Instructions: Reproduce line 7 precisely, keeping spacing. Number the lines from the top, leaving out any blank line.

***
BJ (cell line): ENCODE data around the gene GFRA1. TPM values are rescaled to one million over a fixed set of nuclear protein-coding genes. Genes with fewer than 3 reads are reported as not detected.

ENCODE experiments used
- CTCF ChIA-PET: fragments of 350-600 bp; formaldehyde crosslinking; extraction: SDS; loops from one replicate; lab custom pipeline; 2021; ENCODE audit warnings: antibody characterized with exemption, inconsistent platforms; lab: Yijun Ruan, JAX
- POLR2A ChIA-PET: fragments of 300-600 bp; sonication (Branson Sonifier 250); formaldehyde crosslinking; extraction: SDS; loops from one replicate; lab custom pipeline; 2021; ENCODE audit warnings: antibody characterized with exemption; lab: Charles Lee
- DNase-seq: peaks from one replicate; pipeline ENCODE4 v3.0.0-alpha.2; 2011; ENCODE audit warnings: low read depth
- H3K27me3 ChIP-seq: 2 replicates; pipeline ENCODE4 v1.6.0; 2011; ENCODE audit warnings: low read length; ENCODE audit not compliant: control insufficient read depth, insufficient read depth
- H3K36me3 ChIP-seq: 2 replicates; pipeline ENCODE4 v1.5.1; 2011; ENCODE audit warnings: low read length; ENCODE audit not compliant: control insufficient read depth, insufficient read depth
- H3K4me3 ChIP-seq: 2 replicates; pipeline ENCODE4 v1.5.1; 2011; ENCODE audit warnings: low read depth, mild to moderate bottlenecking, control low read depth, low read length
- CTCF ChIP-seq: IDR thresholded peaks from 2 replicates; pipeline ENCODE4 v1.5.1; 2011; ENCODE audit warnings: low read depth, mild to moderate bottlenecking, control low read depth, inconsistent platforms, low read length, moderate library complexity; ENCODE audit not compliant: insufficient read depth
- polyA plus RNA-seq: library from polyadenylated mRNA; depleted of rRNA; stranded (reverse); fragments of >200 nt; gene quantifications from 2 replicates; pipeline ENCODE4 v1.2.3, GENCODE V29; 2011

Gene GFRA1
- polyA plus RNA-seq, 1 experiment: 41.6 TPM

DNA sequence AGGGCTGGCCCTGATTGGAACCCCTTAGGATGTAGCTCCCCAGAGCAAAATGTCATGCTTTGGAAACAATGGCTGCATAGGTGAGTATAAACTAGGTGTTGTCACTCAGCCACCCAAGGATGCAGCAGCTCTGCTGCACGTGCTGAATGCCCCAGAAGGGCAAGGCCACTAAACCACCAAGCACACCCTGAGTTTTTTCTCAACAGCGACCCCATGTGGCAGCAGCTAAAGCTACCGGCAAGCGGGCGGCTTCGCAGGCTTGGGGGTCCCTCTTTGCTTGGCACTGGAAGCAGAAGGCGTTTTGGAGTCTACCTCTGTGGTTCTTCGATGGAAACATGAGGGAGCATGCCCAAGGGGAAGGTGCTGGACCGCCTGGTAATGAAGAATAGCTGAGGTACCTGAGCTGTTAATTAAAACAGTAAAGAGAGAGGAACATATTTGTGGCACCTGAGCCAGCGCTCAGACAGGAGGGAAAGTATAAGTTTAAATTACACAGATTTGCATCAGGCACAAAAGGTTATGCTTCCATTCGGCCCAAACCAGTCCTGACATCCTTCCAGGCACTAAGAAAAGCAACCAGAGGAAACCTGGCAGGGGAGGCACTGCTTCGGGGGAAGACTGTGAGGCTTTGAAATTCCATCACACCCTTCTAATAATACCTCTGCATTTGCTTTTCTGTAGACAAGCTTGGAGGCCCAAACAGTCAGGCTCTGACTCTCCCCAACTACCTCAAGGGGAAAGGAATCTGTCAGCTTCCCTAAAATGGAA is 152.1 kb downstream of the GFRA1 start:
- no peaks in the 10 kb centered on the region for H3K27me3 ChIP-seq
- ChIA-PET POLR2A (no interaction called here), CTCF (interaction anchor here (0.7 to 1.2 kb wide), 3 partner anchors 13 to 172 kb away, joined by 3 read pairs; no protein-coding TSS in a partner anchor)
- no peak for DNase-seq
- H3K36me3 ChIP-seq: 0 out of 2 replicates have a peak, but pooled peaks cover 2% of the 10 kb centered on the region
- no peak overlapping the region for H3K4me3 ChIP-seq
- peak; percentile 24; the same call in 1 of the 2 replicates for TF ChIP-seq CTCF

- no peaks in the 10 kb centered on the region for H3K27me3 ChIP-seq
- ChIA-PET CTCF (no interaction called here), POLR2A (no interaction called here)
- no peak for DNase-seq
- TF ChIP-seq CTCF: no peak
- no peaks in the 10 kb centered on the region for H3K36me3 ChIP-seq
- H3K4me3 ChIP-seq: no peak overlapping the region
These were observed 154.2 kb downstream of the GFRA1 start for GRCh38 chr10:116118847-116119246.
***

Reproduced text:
- H3K36me3 ChIP-seq: 2 replicates; pipeline ENCODE4 v1.5.1; 2011; ENCODE audit warnings: low read length; ENCODE audit not compliant: control insufficient read depth, insufficient read depth